Hornaday, Wallace lock horns at The Rock
April 14, 2013, Zack Albert, NASCAR.com
ROCKINGHAM, N.C. -- The whole incident made for a very interesting tale of the tape. In one corner, one of the youngest drivers in the NASCAR Camping World Truck Series; in the other, one of the oldest.
An unexpected battle of the ages between heralded rookie Darrell Wallace Jr., 19, and decorated veteran Ron Hornaday Jr., 55, erupted in the late stages of the North Carolina Education Lottery 200 at The Rock presented by Cheerwine on Sunday at Rockingham Speedway. Their on-track shunt spilled over into a tense exchange on pit road with hints of a potential carryover next weekend at Kansas and the pedigree of the series' winningest driver being called into question.
"It's unfortunate. … I seem like the veteran out of the rookie on that situation," said Wallace, who now has three career truck series starts to Hornaday's 325. "It's OK. They knew we were here."
"He said he's going to wreck me at Kansas ... whatever that means."
--Ron Hornaday Jr., on Darrell Wallace Jr.
The squabble began just before the last of seven caution periods, which extended the event past its scheduled distance of 200 laps. Both drivers had run parallel races, each working his way into the top 10 before fading onto its fringes in the closing stages.
Hornaday and Wallace scraped alongside each other as they fought for position. When the caution flew for Timothy Peters' crash with Ryan Sieg in the 198th lap, Hornaday decided to nudge Wallace's truck and rub his tire.
What happened instead was Hornaday's left-front fender snaring Wallace's right-rear, turning the No. 54 Kyle Busch Motorsports entry hard into the outside wall. The incident was eerily similar to one involving Busch and Hornaday at Texas Motor Speedway in fall 2011, when Busch hooked Hornaday's truck in a similar but more violent fashion, resulting in NASCAR officials parking Busch for the rest of the weekend.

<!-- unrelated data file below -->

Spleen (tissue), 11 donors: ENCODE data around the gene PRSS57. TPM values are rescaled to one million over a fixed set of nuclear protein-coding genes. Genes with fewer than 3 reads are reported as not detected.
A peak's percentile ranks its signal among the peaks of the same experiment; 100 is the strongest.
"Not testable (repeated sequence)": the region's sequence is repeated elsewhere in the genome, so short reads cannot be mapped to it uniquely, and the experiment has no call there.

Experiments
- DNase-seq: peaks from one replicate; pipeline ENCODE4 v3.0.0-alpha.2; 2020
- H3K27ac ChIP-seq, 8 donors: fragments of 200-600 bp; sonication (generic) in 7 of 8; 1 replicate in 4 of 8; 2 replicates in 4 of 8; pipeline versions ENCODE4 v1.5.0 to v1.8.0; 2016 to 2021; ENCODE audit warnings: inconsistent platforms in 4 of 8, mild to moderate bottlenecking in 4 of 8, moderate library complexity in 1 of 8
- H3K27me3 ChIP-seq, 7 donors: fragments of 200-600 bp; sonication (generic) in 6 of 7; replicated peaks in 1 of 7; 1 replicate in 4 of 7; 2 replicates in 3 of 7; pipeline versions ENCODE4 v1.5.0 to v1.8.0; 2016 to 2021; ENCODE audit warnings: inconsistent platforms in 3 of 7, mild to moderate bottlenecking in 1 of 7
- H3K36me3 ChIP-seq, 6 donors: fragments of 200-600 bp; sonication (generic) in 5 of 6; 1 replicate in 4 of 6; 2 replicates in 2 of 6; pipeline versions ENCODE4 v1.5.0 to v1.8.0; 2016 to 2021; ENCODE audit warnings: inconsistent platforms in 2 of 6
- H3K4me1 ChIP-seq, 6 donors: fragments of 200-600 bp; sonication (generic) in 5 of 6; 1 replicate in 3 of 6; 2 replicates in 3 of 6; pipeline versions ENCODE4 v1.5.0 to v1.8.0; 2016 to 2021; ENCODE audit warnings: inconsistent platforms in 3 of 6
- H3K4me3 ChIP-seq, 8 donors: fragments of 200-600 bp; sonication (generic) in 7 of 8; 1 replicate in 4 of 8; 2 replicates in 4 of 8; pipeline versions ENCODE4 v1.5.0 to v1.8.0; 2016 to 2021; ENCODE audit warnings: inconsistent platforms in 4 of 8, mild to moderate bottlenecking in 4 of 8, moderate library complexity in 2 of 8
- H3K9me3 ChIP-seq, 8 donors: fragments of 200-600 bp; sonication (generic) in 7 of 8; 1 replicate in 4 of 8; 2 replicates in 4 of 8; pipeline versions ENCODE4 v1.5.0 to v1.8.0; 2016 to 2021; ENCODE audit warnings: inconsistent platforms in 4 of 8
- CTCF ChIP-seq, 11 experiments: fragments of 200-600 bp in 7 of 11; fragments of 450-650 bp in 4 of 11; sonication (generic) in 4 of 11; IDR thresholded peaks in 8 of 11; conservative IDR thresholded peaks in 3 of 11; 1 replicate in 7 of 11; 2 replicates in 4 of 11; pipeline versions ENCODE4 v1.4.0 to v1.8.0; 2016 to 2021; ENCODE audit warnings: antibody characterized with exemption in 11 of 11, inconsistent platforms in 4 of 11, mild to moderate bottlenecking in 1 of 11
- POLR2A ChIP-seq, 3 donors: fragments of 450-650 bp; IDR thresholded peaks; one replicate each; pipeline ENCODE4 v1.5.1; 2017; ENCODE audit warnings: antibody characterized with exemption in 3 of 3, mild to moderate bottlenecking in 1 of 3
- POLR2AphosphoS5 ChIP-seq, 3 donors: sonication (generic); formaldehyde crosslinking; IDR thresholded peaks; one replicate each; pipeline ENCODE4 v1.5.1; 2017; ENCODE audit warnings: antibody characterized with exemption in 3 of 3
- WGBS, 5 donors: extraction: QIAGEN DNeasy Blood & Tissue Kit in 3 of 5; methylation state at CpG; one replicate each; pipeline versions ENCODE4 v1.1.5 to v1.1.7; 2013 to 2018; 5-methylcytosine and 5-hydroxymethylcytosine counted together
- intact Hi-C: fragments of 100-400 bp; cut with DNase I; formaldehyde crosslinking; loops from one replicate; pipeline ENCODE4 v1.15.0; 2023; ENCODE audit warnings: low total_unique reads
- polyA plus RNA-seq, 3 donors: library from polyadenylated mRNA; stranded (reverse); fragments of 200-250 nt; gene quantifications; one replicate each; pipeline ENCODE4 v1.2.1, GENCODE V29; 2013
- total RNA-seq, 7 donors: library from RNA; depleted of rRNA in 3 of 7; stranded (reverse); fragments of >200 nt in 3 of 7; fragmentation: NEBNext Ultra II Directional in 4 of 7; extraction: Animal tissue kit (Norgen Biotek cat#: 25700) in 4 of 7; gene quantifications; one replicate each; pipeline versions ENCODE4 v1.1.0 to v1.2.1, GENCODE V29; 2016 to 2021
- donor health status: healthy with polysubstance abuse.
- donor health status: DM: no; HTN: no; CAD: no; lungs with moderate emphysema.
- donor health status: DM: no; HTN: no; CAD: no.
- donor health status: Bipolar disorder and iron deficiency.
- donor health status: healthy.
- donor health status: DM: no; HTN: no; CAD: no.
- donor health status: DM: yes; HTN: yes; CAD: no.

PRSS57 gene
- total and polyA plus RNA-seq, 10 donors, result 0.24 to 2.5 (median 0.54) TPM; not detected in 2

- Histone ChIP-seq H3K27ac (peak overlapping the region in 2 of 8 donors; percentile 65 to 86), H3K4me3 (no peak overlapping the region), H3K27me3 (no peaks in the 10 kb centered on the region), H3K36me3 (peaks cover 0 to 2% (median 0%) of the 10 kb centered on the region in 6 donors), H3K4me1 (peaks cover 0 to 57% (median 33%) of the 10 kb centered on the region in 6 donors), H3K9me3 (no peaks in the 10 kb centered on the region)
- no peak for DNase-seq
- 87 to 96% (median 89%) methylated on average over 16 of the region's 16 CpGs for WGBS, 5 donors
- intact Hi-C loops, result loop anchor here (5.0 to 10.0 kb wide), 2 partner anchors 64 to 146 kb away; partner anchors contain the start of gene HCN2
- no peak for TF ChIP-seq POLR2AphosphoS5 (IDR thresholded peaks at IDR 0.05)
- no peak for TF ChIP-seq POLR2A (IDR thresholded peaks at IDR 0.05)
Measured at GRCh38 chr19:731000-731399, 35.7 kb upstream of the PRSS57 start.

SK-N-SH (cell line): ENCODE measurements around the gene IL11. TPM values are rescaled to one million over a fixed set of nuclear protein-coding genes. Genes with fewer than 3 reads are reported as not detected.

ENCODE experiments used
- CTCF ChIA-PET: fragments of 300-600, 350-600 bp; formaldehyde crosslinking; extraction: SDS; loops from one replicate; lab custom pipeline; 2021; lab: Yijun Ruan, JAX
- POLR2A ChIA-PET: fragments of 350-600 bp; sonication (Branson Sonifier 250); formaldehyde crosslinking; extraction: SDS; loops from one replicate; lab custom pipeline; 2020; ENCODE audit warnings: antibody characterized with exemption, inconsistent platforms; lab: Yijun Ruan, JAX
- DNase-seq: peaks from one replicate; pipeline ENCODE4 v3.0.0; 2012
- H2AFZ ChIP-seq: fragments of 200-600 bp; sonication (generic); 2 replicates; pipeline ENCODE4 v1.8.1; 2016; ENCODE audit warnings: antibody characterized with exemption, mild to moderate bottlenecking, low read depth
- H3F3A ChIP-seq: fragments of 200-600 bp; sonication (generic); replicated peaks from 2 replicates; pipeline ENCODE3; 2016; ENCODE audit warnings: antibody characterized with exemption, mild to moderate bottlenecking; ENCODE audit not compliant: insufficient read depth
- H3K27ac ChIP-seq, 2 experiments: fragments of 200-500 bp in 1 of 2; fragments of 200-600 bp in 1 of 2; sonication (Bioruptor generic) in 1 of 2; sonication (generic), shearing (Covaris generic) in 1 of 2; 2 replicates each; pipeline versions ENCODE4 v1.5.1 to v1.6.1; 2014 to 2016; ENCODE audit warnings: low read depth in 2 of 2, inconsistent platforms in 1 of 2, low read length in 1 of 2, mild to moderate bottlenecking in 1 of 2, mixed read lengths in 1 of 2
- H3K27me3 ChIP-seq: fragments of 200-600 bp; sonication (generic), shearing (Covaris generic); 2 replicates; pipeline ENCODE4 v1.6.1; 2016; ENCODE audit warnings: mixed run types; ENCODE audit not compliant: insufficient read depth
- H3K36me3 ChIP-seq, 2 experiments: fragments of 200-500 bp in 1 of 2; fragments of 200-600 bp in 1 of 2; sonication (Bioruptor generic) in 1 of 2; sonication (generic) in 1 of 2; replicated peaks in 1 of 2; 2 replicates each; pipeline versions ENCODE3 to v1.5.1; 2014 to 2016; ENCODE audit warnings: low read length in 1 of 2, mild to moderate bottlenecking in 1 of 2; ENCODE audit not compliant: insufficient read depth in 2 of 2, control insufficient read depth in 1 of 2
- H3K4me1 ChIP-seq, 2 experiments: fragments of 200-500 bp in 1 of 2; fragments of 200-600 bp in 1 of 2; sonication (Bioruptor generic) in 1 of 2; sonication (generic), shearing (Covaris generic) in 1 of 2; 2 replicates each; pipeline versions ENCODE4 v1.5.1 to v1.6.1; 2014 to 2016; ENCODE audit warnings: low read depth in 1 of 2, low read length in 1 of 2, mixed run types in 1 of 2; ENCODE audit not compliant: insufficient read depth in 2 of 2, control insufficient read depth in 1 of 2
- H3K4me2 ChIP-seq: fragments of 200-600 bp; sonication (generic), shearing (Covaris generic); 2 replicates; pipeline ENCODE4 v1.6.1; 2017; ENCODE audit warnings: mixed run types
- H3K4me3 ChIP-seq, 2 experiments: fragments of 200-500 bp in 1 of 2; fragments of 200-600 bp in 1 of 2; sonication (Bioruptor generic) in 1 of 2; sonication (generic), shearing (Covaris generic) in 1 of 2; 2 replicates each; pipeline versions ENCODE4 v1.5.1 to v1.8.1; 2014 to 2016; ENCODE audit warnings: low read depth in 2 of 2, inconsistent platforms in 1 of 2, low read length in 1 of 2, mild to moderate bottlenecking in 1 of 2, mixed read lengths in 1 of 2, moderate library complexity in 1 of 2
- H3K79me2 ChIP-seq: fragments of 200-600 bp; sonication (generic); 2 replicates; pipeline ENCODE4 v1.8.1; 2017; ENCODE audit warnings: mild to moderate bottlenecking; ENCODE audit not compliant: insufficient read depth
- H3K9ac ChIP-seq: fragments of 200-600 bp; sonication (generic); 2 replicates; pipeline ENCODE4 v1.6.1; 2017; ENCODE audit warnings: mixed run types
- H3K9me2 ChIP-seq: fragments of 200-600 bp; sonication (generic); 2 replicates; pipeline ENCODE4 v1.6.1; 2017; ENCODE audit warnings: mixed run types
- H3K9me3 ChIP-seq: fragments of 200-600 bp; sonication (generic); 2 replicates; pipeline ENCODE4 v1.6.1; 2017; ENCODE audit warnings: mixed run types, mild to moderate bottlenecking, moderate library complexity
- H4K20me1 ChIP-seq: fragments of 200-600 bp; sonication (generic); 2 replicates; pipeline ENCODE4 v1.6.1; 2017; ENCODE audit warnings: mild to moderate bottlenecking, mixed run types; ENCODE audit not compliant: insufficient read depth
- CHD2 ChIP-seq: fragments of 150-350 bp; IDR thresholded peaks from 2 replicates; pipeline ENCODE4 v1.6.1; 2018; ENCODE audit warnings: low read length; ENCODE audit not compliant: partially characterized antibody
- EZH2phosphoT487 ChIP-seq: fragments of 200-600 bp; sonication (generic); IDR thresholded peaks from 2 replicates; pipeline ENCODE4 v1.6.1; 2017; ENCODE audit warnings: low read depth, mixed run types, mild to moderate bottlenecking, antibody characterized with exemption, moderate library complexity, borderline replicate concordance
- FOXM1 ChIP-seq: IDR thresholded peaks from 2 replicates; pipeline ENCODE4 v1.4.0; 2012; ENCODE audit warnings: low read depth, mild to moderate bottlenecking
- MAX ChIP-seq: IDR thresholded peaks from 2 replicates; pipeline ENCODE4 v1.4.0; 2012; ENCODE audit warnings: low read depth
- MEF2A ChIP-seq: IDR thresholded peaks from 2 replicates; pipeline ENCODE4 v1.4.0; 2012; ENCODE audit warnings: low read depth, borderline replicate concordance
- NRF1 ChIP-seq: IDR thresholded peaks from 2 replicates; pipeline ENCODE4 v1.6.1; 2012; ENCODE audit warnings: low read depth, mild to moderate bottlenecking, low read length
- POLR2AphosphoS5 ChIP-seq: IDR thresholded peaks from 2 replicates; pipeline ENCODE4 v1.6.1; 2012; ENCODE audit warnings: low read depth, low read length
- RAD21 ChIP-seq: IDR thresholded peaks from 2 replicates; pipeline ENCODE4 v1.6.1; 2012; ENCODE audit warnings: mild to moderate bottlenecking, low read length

Wallace's day was done with a 27th-place finish. Hornaday was penalized for aggressive driving and placed at the rear of the field, where he soldiered on to finish 15th. But as race winner Kyle Larson celebrated with burnouts on the frontstretch, Wallace was emerging from the infield care center, unhurt physically but scarred emotionally.
"Just flat-out wrecks us. Just turned us …," Wallace said as he watched a replay of the incident on a TV monitor. "I had to take his line away. I didn't put him in the fence or anything and he just pulls that bonehead move. I will go have a word with him -- I'm all happy, I'm not going to throw a punch or anything."
Before he made the stroll from the care center to his rival's No. 9 truck, Wallace had already been informed that Hornaday was apologetic and calling himself an idiot for the move. Once they were face to face, the "all happy" vibe quickly disappeared for Wallace, who saw Hornaday's idiot and raised him an expletive when they met.
"What was that?!" Wallace said.
"Idiot," Hornaday said, gesturing at himself. "I meant to rub your tire, dude. I did not mean to take you out."
"You want to run me like a (expletive) at the beginning of the race," Wallace said. After trying to sort out who nudged whom afterward, Wallace closed the matter with the warning, "Just be ready for Kansas."
Hornaday was left to lament being on the wrong side of accidents with a rookie driver for the second straight week. The previous weekend at Martinsville Speedway, he was nudged out of the lead by 20-year-old Jeb Burton.
"It's just hard racing," Hornaday said. "I don't know if it's just lack of respect or whatever, but we were tight all day and I had to run the top. Thirty other guys passed me on the bottom, so I don't know what to say."
Shortly after the confrontation, Hornaday was summoned to the NASCAR hauler to discuss the matter further with series officials. The altercation will be reviewed and any penalties would be announced near the early part of the week, NASCAR officials said.
While the review stage of the incident will continue, it's up for debate whether hard feelings between the two drivers at opposite ends of the age spectrum will linger into the series' next race.
"He just said he's going to wreck me at Kansas," Hornaday said, "whatever that means."
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